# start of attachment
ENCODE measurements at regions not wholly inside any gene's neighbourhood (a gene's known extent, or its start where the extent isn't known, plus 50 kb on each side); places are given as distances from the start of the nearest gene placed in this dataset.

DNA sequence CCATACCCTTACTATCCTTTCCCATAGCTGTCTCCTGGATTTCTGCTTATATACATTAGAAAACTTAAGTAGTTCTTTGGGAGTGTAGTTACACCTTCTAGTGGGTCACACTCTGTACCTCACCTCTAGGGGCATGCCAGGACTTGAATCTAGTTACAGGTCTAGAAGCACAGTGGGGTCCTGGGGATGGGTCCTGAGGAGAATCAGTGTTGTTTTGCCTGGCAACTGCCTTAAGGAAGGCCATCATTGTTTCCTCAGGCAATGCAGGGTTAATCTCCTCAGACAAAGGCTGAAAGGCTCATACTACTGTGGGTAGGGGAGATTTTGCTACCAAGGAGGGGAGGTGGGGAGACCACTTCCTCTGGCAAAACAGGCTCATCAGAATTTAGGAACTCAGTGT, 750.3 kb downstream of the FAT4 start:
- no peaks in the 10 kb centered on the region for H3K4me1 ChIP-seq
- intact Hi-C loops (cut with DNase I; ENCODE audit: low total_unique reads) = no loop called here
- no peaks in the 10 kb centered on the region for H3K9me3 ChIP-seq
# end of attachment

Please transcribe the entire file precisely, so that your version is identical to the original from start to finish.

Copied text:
ENCODE measurements at regions not wholly inside any gene's neighbourhood (a gene's known extent, or its start where the extent isn't known, plus 50 kb on each side); places are given as distances from the start of the nearest gene placed in this dataset.

DNA sequence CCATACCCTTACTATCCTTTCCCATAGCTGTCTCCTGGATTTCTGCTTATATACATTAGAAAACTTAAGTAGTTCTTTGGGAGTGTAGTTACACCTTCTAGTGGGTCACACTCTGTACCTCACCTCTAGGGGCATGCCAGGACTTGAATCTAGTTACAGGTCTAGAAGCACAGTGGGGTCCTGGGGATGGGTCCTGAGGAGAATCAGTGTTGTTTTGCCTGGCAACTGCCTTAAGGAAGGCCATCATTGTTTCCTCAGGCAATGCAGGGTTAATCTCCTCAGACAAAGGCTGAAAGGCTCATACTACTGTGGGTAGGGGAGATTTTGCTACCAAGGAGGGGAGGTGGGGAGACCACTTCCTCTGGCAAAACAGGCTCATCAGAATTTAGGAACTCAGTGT, 750.3 kb downstream of the FAT4 start:
- no peaks in the 10 kb centered on the region for H3K4me1 ChIP-seq
- intact Hi-C loops (cut with DNase I; ENCODE audit: low total_unique reads) = no loop called here
- no peaks in the 10 kb centered on the region for H3K9me3 ChIP-seq